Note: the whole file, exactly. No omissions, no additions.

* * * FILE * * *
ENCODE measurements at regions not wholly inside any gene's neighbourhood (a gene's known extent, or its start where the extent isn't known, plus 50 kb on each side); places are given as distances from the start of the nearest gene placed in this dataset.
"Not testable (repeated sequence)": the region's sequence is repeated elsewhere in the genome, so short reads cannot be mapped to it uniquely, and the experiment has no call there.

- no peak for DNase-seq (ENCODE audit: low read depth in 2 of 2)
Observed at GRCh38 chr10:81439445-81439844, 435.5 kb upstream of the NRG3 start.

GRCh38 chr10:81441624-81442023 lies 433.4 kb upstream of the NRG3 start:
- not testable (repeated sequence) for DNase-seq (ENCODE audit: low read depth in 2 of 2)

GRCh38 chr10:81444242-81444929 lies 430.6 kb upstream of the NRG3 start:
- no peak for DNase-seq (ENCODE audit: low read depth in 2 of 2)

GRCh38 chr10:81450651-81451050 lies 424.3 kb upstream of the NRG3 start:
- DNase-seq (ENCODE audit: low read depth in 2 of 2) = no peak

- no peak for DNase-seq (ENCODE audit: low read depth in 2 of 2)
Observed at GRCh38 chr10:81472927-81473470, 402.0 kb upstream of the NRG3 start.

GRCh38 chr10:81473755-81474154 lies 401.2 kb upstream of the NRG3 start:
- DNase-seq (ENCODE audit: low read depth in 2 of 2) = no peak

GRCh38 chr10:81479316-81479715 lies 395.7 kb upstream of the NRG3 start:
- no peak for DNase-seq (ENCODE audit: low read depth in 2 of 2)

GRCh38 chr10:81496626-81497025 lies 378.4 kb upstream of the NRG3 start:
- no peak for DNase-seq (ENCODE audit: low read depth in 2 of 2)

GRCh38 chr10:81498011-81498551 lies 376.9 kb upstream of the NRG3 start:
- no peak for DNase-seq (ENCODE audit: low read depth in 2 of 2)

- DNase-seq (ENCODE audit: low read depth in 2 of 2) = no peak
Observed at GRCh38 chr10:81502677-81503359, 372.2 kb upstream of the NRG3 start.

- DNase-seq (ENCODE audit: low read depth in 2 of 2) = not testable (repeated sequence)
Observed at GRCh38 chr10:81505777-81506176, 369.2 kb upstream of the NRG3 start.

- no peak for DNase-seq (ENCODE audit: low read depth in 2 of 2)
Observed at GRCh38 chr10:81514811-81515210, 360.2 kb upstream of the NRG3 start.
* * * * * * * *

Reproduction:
ENCODE measurements at regions not wholly inside any gene's neighbourhood (a gene's known extent, or its start where the extent isn't known, plus 50 kb on each side); places are given as distances from the start of the nearest gene placed in this dataset.
"Not testable (repeated sequence)": the region's sequence is repeated elsewhere in the genome, so short reads cannot be mapped to it uniquely, and the experiment has no call there.

- no peak for DNase-seq (ENCODE audit: low read depth in 2 of 2)
Observed at GRCh38 chr10:81439445-81439844, 435.5 kb upstream of the NRG3 start.

GRCh38 chr10:81441624-81442023 lies 433.4 kb upstream of the NRG3 start:
- not testable (repeated sequence) for DNase-seq (ENCODE audit: low read depth in 2 of 2)

GRCh38 chr10:81444242-81444929 lies 430.6 kb upstream of the NRG3 start:
- no peak for DNase-seq (ENCODE audit: low read depth in 2 of 2)

GRCh38 chr10:81450651-81451050 lies 424.3 kb upstream of the NRG3 start:
- DNase-seq (ENCODE audit: low read depth in 2 of 2) = no peak

- no peak for DNase-seq (ENCODE audit: low read depth in 2 of 2)
Observed at GRCh38 chr10:81472927-81473470, 402.0 kb upstream of the NRG3 start.

GRCh38 chr10:81473755-81474154 lies 401.2 kb upstream of the NRG3 start:
- DNase-seq (ENCODE audit: low read depth in 2 of 2) = no peak

GRCh38 chr10:81479316-81479715 lies 395.7 kb upstream of the NRG3 start:
- no peak for DNase-seq (ENCODE audit: low read depth in 2 of 2)

GRCh38 chr10:81496626-81497025 lies 378.4 kb upstream of the NRG3 start:
- no peak for DNase-seq (ENCODE audit: low read depth in 2 of 2)

GRCh38 chr10:81498011-81498551 lies 376.9 kb upstream of the NRG3 start:
- no peak for DNase-seq (ENCODE audit: low read depth in 2 of 2)

- DNase-seq (ENCODE audit: low read depth in 2 of 2) = no peak
Observed at GRCh38 chr10:81502677-81503359, 372.2 kb upstream of the NRG3 start.

- DNase-seq (ENCODE audit: low read depth in 2 of 2) = not testable (repeated sequence)
Observed at GRCh38 chr10:81505777-81506176, 369.2 kb upstream of the NRG3 start.

- no peak for DNase-seq (ENCODE audit: low read depth in 2 of 2)
Observed at GRCh38 chr10:81514811-81515210, 360.2 kb upstream of the NRG3 start.